School-Based Condom Availability Programs

April 1, 1998
Sexual Activity and Condom Use Among Adolescents 
  • Eighty-five percent of male teenagers and 76% of female teenagers in the United States have had sexual intercourse by the age of 19. The percentage of sexually active students increases dramatically with each year of age -- from 22% for females and 27% for males at age 15 to 51% for females and 59% for males at age 17.

The Alan Guttmacher Institute, the Henry J. Kaiser Family Foundation, and the National Press Foundation, "Teen Sex, Contraception and Pregnancy -- Fact Sheet," 1998.

  • Each year, American teenagers bear over half a million children, the vast majority of them unplanned; abortions terminate an almost equal number of adolescent pregnancies. 

Deborah Anne Dawson, "The Effects of Sex Education on Adolescent Behavior," 18 Family Planning Perspectives 162 (1986). 

  • Among sexually active students, only 49.4% of male students and 40% of female students report that they or their partner used a condom during their last sexual intercourse.

"Sexual Behavior Among High School Students--United States, 1990," CDC Morbidity and Mortality Weekly Report, January 3, 1992.

  • In evaluating strategies for encouraging condom use among teenagers, teens say guaranteeing confidentiality (78%), making them free (75%), and making them easy to obtain (70%), would be most likely to influence them and their peers to use condoms.

Louis Harris and Associates, American Teens Speak: Sex, Myth, TV, and Birth Control (Highlights of Survey Findings) 1986.

Adolescents Are at Risk for HIV/AIDS 
  • In 1988, AIDS was the seventh leading cause of death among 15 to 24 year-olds, and 21% of all AIDS cases in the United States were found in young adults ages 20 to 29. The eight to ten year latency period from infection to development of AIDS suggests that most of these infections occurred during adolescence.

Karen Hein, "Lessons from New York City on HIV/AIDS in Adolescents," N.Y.S. J. Med., Mar. 1990, at 143, 145.

  • The New York State AIDS Advisory Council -- made up of physicians, educators, and community leaders -- recommended that schools make available condoms in a confidential manner to all sexually active students. Citing a growing rate of HIV infection among adolescents, the council reported that schools are imperative sources for HIV prevention education and teen health care.

New York State AIDS Advisory Council, "Illusions of Immortality: The Confrontation of Adolescence and AIDS," 1991.

School-Based Condom Availability Programs Are Effective 
  • Among students in Baltimore who participated in a school-based pregnancy prevention program that linked sex education with free medical and contraceptive services (including condoms) at an adjacent clinic, the pregnancy rate declined 30.1% after 28 months in the program. 

Laurie S. Zabin et al., "Evaluation of a Pregnancy Prevention Program for Urban Teenagers," 18 Family Planning Perspectives 119, 122-24 (1986).

  • After nine Philadelphia high schools opened condom availability centers, the proportion of students using a condom at last intercourse increased from 52% to 58%. In schools where the centers were most heavily used, the proportion of students who had unprotected intercourse declined from 14% to 6%. 

Frank F. Furstenberg, Jr., et al., "Does Condom Availability Make a Difference? An Evaluation of Philadelphia's Health Resource Centers," 29 Family Planning Perspectives 123, 125-26 (1997).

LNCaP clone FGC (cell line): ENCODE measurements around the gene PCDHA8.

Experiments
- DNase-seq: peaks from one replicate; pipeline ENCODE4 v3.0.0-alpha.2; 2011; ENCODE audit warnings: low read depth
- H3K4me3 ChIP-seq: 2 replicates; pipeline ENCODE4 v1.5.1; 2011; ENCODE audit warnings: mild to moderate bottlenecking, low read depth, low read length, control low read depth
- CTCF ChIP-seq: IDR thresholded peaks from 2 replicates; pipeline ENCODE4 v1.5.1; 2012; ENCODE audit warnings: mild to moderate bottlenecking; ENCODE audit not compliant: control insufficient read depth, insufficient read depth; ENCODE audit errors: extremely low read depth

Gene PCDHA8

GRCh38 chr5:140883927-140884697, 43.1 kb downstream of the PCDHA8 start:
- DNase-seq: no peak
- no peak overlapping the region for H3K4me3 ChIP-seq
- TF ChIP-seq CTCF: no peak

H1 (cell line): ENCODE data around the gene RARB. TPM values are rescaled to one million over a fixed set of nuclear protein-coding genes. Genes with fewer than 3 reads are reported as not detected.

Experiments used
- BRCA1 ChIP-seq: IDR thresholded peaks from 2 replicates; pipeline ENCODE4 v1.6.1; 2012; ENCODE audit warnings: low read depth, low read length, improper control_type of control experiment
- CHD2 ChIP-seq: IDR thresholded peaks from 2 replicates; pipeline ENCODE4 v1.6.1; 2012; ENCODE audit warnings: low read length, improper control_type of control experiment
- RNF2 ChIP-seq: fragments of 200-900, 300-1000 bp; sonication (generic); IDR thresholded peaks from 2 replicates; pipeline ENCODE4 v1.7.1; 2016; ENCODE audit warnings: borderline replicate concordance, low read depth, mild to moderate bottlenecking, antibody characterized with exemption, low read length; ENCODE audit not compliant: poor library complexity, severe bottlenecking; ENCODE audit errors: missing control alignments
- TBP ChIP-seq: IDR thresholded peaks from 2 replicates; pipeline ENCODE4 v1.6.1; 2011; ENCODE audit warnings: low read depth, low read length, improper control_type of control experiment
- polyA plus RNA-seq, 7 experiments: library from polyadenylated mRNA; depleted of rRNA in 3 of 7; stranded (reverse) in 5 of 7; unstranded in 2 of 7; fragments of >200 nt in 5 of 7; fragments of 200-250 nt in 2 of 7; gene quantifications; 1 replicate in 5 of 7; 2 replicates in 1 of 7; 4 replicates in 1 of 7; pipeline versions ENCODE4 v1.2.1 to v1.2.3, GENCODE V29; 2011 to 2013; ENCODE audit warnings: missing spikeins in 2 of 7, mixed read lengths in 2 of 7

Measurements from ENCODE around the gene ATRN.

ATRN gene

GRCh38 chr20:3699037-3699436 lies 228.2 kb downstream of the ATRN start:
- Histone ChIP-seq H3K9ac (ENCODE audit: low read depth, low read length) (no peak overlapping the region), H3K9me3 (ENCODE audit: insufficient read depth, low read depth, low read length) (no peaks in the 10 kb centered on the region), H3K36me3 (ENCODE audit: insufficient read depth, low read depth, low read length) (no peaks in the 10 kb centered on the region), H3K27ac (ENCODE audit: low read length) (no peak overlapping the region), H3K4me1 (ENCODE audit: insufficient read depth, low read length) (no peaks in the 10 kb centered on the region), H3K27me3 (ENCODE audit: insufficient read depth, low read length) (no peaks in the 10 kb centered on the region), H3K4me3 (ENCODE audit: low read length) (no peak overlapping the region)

• A study comparing New York City students who had access to condoms in their schools with Chicago students who did not revealed that 60.8% of the New York students used a condom at last intercourse, but only 55.5% of the Chicago students did so. 

Sally Guttmacher, et al., "Condom Availability in New York City Public High Schools: Relationships to Condom Use and Sexual Behavior," 87 American Journal of Public Health 1427, 1430 (1997).

Alternative Sources of Condoms are Less Effective 
  • A recent survey conducted in Washington D.C. indicated that only 13% of stores marked where condoms were shelved, and in another 33% condoms were kept behind the counter. Teenage female respondents indicated that 40% of the time, their requests for condoms were met with resistance or condemnation from store clerks.

Quarterly Newsletter, Center for Population Options, Winter/Spring, 1991.

  • Only 14% of teenagers make their first visit to a family planning clinic before their first intercourse. Fear that their parents will find out they are sexually active is the major reason most teens delay visiting a clinic until a year or more after starting intercourse.

Laurie S. Zabin, et al., "Why They Delay: A Study of Teenage Family Planning Clinic Patients," 13 Family Planning Perspectives 205 (1981).

Condom Availability Programs Do Not Increase Teenage Sexual Activity 
  • The same proportion of sampled students were found to be sexually active (about 60%) in both New York City schools with condom availability programs and Chicago schools without such programs. Moreover, in New York, 69% of parents, 76% of educators, and 89% of students supported the condom availability program. 

Sally Guttmacher, et al., "Condom Availability in New York City Public High Schools: Relationships to Condom Use and Sexual Behavior," 87 American Journal of Public Health 1427, 1430, 1428 (1997).

  • Between 1991 and 1993, the proportion of students who had ever had sex actually dropped from 64% to 58% in the nine Philadelphia high schools with condom availability centers, while it increased from 56% to 59% in comparison schools lacking such centers. 

Frank F. Furstenberg, Jr., et al., "Does Condom Availability Make a Difference? An Evaluation of Philadelphia's Health Resource Centers," 29 Family Planning Perspectives 123, 125 (1997). 

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